By on August 25, 2008

No, you don\'t understand. We want the cash, not a relationship. Since taking over as Chrysler's purchasing boss in January, John Campi has whipped the Cerburian dog into an appetite for hardball supplier tactics. And the pressure to hoist the black flag and begin slitting throats is coming from Cerberus, who have mandated a $1k per vehicle cost reduction within three years. Automotive News (sub) details Chrysler's nasty legal battles, from the shockingly crass Plastech debacle to (relatively) petty suits against giant firms like Magna and JCI. When asked about his law-firm-fueled approach, Campi talks a blunt party line. "I will work with every supplier I can in a collaborative fashion to help them become profitable and help us. "But we don't have the wherewithal to prop up a supplier simply to keep them running. I won't do it." And oil, steel and plastic price hikes be damned. Supplier lawyer Fred Smith of Warner Norcross & Judd characterizes Chrysler's negotiating style as "we don't care who is at fault, you will contribute; give us money if you want to maintain a parts relationship." Acknowledging that several suppliers have threatened to stop production over price negotiation, Campi has only tough talk for the malcontents."If a supplier wants to push us because of their fear, then they are violating the contract in place, and I will take the necessary action," he glowers. "And I say, I'm not going to let you shut down production. If you're serious about this, you have to live with the legal consequences." But, after showing off all the lawyers in his Rolodex, Campi seems to remember that Chrysler has to at least appear to care about its middle- to long-term, and pledges "equally shared benefits." Meaning there's plenty of nothing to go around.

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16 Comments on “Inside Chrysler’s Supplier Squeeze...”

  • avatar

    I’ll bet those browbeatened, threatened suppliers really go out of their way to make sure their Chrysler parts are just the best damn quality on the planet.

    One more reason to never consider buying a Chrysler vehicle. (Like I needed another one.)

  • avatar
    jerry weber

    Cicero, you have said it all. Chrysler who doesn’t have the quality awards going into this fight, is now going to build cars with cheaper parts. Cars & the parts in them have get to get more expensive because commodity prices for the raw materials is escalalting along with energy costs to make and transport them. To drive them down on top of this is to say, we don’t care what the parts are really like, just make them cheap. I don’t know how Ford and GM fit into this equation but it won’t be pretty. Remember many of these parts were made in house by captive supply plants like GM delco, Ford Autolite, And Chrysler Mopar. Ever since spinning these plants off, there has been a race to the bottom to strangle this industry by price cuts. So the present chrysler cut requests comes on top of how many others in the last few years? Can any vehicle be better than the parts that go into it?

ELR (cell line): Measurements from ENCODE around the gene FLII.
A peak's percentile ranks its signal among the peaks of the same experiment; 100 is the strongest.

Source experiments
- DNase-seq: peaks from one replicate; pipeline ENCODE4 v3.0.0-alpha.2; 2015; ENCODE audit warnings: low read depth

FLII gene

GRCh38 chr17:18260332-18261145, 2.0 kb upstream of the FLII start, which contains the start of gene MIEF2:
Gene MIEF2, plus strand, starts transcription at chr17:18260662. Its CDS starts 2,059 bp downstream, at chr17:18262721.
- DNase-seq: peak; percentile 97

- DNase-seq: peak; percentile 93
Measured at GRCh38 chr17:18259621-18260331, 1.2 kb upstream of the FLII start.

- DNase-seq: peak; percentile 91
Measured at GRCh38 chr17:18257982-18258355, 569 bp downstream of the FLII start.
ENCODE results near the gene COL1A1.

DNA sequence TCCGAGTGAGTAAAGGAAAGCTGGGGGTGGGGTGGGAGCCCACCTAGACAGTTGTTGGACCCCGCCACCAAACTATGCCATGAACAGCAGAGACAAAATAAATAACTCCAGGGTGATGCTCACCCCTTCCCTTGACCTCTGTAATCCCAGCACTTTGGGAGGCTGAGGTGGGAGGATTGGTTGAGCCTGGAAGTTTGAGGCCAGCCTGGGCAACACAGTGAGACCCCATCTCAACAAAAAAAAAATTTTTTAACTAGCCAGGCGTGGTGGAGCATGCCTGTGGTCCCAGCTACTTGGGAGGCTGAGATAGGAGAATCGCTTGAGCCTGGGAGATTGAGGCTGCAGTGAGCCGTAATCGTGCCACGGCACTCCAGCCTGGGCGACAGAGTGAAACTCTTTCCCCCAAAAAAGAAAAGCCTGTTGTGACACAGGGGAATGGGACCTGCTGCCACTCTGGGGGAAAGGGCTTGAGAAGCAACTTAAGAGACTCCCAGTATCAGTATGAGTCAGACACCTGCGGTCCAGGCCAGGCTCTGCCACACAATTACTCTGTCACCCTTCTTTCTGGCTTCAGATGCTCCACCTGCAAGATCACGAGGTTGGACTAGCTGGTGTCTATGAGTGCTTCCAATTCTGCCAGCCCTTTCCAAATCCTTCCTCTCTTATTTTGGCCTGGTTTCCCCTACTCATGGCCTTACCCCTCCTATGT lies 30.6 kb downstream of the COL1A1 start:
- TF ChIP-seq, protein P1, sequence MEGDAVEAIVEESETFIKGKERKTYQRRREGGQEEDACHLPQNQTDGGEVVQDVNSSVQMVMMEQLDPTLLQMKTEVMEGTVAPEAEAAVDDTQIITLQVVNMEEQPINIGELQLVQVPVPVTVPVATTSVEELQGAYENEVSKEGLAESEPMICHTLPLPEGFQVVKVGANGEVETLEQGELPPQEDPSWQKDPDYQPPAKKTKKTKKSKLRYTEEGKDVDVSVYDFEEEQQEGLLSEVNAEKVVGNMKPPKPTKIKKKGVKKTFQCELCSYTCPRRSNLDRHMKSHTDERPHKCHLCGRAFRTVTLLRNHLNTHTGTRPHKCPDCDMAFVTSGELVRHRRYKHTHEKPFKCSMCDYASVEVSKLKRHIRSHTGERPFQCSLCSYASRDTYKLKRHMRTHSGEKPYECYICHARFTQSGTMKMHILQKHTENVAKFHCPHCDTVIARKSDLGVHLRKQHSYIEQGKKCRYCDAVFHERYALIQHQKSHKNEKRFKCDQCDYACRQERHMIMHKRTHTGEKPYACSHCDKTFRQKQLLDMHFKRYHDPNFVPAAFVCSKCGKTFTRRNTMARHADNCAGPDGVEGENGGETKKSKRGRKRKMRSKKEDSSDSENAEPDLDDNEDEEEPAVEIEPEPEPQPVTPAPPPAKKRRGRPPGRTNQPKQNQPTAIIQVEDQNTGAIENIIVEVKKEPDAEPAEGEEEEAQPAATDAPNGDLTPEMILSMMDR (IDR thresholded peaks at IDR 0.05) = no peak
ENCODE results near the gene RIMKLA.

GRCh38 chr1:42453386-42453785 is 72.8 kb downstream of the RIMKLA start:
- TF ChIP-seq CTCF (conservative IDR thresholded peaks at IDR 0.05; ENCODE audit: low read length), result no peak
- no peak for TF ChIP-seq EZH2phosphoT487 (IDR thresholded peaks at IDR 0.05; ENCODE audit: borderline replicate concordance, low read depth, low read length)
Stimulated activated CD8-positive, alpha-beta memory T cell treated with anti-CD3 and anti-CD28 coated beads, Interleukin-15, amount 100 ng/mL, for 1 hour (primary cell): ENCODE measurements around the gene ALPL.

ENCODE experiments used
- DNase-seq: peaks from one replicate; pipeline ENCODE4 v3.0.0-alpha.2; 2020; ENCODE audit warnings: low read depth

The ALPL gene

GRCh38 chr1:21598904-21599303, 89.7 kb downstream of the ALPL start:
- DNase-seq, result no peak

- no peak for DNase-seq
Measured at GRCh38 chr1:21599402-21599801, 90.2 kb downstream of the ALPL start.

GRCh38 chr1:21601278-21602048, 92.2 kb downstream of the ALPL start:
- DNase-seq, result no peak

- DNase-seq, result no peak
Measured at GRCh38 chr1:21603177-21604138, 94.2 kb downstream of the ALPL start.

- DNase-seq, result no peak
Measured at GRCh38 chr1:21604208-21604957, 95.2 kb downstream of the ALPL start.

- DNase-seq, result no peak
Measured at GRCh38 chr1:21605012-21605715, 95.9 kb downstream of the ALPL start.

• avatar

    Can any vehicle be better than the parts that go into it?

    No, they can’t.

    But in Chrysler’s case, it may not matter much, because the plan seems to be to outsource most of the production. They won’t need to worry about parts quality if they aren’t assembling anything.

  • avatar

    I’ll bet those browbeatened, threatened suppliers really go out of their way to make sure their Chrysler parts are just the best damn quality on the planet.

    Can you imagine the corners they’ll cut after that kind of treatment? The new rule ‘Any part that won’t result in expensive litigation goes out the door’.

    Alternatively, I am sure there’s a Chinese plant somewhere dying to make some cheap shit parts to sell to Chrysler. Even if Chrysler does end up holding a fire sale, I still don’t think I’d buy.

  • avatar

    Squeezing suppliers has always been a substitute for an effective business strategy, and a sign that the management is clueless. Sound management doesn’t allow suppliers to overcharge, but does recognize that a supplier who cannot profit from the parts sales to the manufacturer cannot provide quality parts needed for the production of a quality product.

    This is merely another sign that Nardelli was the wrong choice, and that Cerberus was foolish to buy the company and then to hire Nardelli. When a guy’s last employer was so desperate to be rid of him that they were willing to, and did, pay $160 million to get him to leave, exactly what level of intellect hires the guy to run another company?

    Guess we all know the answer.

  • avatar

    B.S. talks. I figure Magna and J.C. gotta be on the verge of telling Cry sler to take a flying leap. They don’t need the headaches and can you imagine someone actually negotiating a *new* contract with these deadbeats? It’d be COD every shipment if it was MY company.

  • avatar

    When it comes to Chrysler… Stupid is, as Stupid does.

  • avatar

    What ever happened to good ol’ Adequate Assurance of Performance? You want your parts you pay some of it up front.